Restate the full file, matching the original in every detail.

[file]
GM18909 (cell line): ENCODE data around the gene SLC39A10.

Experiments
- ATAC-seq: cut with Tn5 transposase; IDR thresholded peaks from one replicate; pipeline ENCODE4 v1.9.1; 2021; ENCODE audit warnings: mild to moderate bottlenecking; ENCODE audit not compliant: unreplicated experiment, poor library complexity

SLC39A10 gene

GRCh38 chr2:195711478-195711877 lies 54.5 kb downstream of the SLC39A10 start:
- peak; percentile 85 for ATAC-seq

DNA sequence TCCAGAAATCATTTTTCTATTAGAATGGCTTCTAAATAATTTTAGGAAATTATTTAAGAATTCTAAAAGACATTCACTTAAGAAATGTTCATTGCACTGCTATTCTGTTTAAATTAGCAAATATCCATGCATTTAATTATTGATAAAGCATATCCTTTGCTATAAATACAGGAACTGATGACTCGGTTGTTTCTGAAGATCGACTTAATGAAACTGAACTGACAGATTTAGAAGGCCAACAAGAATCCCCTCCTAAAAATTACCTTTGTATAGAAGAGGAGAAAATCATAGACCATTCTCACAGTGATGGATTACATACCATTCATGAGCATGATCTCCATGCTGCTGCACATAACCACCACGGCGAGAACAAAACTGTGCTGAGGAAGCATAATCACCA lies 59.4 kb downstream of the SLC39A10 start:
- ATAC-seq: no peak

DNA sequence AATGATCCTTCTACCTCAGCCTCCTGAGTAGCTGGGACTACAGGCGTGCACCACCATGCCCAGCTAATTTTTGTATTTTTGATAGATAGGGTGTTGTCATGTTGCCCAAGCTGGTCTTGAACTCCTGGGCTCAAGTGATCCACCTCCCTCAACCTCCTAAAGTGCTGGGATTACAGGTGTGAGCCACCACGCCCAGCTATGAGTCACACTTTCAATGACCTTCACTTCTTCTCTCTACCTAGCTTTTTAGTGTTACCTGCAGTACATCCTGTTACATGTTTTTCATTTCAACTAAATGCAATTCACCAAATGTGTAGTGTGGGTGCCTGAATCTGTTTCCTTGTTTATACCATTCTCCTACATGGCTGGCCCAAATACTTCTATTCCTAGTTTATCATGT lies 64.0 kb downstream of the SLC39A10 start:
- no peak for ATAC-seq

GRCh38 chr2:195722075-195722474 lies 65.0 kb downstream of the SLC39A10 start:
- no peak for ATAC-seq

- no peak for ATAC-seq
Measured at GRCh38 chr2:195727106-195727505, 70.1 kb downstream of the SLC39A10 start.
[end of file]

GM18909 (cell line): ENCODE data around the gene SLC39A10.

Experiments
- ATAC-seq: cut with Tn5 transposase; IDR thresholded peaks from one replicate; pipeline ENCODE4 v1.9.1; 2021; ENCODE audit warnings: mild to moderate bottlenecking; ENCODE audit not compliant: unreplicated experiment, poor library complexity

SLC39A10 gene

GRCh38 chr2:195711478-195711877 lies 54.5 kb downstream of the SLC39A10 start:
- peak; percentile 85 for ATAC-seq

DNA sequence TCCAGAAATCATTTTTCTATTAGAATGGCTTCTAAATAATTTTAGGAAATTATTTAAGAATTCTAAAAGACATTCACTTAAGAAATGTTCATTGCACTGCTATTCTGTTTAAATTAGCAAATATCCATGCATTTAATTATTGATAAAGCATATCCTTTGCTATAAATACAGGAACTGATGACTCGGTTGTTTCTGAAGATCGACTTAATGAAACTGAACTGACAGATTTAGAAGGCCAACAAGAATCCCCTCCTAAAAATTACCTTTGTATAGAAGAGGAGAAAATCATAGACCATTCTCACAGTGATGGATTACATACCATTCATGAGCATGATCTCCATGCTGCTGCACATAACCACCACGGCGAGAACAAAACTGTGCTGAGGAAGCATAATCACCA lies 59.4 kb downstream of the SLC39A10 start:
- ATAC-seq: no peak

DNA sequence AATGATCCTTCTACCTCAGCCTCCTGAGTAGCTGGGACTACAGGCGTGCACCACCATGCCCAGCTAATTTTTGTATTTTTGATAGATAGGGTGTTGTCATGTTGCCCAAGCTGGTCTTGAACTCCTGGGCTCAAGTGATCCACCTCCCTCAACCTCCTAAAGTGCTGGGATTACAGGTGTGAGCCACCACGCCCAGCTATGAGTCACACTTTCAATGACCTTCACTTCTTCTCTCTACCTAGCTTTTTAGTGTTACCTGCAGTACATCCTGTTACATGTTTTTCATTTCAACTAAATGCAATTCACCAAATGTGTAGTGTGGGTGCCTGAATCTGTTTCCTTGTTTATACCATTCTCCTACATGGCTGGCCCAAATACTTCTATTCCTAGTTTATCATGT lies 64.0 kb downstream of the SLC39A10 start:
- no peak for ATAC-seq

GRCh38 chr2:195722075-195722474 lies 65.0 kb downstream of the SLC39A10 start:
- no peak for ATAC-seq

- no peak for ATAC-seq
Measured at GRCh38 chr2:195727106-195727505, 70.1 kb downstream of the SLC39A10 start.